The Warhorse Project at Tewkesbury

After three years away, the Tewkesbury Medieval Festival was finally back, running across the weekend of the 9th-10th July. We were back too! With a boot full of (horse) skulls, posters and horsey bits and bobs we headed up to Tewkesbury on the Saturday morning to present our research to the re-enactors and visitors of Europe’s largest medieval re-enactment event.

Sarcophagus of Sir Guy Brian

Tewkesbury is a beautiful place, and well worth a visit, especially the abbey which is a stone’s throw away from the field where the Battle of Tewkesbury took place. The space is serene now, but was not so in the aftermath of the battle in 1471 in which so much blood was spilt within the abbey’s walls that it required reconsecrating. Today, it contains the tombs of many notable medieval people including George, Duke of Clarence (brother of Edward IV), Eleanor de Clare, Hugh Despenser the Younger, and many other earls and knights (though sadly with no images of their warhorses that we could find)!

As usual, it was sweltering the entire weekend, but that did not seem to stop anyone from attending the festivities and market. Luckily, we had a stall in one of the marquees and could escape the sun, if not the heat. Many people stopped by to learn about medieval horses and their use in warfare, and some even remembered us from our very first and much smaller appearance pre-pandemic!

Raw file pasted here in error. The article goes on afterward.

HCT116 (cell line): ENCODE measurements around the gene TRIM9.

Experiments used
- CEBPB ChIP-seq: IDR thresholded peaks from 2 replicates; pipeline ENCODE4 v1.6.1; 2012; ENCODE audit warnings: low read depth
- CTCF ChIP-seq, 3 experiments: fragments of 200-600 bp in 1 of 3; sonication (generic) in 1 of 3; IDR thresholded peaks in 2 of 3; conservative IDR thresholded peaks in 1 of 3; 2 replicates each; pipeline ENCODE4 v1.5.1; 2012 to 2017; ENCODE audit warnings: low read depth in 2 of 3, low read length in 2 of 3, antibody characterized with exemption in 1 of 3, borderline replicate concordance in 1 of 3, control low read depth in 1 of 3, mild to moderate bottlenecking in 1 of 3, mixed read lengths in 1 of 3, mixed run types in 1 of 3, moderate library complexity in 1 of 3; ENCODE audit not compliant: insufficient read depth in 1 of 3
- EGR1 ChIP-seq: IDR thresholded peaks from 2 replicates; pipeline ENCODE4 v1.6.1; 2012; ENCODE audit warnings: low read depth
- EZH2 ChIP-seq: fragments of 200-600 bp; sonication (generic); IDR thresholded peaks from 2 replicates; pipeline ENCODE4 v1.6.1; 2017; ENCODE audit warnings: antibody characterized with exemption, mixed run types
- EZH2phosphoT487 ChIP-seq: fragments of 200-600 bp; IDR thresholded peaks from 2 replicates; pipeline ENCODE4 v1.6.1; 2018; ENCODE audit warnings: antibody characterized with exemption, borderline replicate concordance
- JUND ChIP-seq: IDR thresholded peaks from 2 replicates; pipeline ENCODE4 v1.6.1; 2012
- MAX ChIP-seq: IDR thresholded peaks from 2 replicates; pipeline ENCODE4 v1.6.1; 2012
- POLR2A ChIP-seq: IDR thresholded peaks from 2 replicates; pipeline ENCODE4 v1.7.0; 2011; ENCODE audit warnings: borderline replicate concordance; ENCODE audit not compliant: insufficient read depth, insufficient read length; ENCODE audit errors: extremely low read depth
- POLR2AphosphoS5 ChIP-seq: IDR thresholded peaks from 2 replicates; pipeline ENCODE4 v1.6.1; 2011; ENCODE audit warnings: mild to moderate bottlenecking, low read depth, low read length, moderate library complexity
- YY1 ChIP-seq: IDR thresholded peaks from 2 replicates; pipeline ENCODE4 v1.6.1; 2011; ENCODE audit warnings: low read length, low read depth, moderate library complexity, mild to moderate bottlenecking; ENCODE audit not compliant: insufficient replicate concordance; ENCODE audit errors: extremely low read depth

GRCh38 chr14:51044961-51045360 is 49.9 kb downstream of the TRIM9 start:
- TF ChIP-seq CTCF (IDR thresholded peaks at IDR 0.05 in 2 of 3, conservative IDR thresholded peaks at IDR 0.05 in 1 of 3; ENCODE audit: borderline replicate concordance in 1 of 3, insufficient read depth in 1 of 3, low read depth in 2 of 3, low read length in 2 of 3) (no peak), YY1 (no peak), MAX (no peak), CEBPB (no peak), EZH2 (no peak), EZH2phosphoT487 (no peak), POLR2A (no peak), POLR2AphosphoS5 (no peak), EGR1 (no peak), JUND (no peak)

Our two mares – one in a fitting shaffron, the other in a slightly too large bit, demonstrating where in a horse’s mouth it sits and how it works.

Outside the marquee we unveiled our new poster which invited people to guess the height of a medieval warhorse. The craft corner was a favourite with the younger ones, who replicated harness pendants with great enthusiasm, and many a visitor was fascinated to hear about the research our project has undertaken, from both a material and historical perspective. Our two lovely mares turned many heads and patiently helped visitors discover their species’ secrets. Seeing their live counterparts fully caparisoned during the re-enactment of the battle was a wondrous sight to behold. 

If you are curious to find out what sort of things were fed to warhorses in the Middle Ages, have a look at our flyer from the event and see how many you can get right (the answers are at the bottom – we won’t tell anyone if you sneak a glance)!

We chatted with many lovely people over the weekend, from interested members of the public to keen equestrians and (former) professional jousters. We also had the chance to meet Zac Evans, modern jouster and YouTuber, and filmed a short reel with him discussing our project and popular misconceptions about medieval warhorses. You can see the video here.

All in all, it was a fantastic weekend outing and a delight to see so much interest in our work. We plan on a few more of these events in the future so watch out for news on our Twitter feed and website.

 

Some impressions of the weekend:


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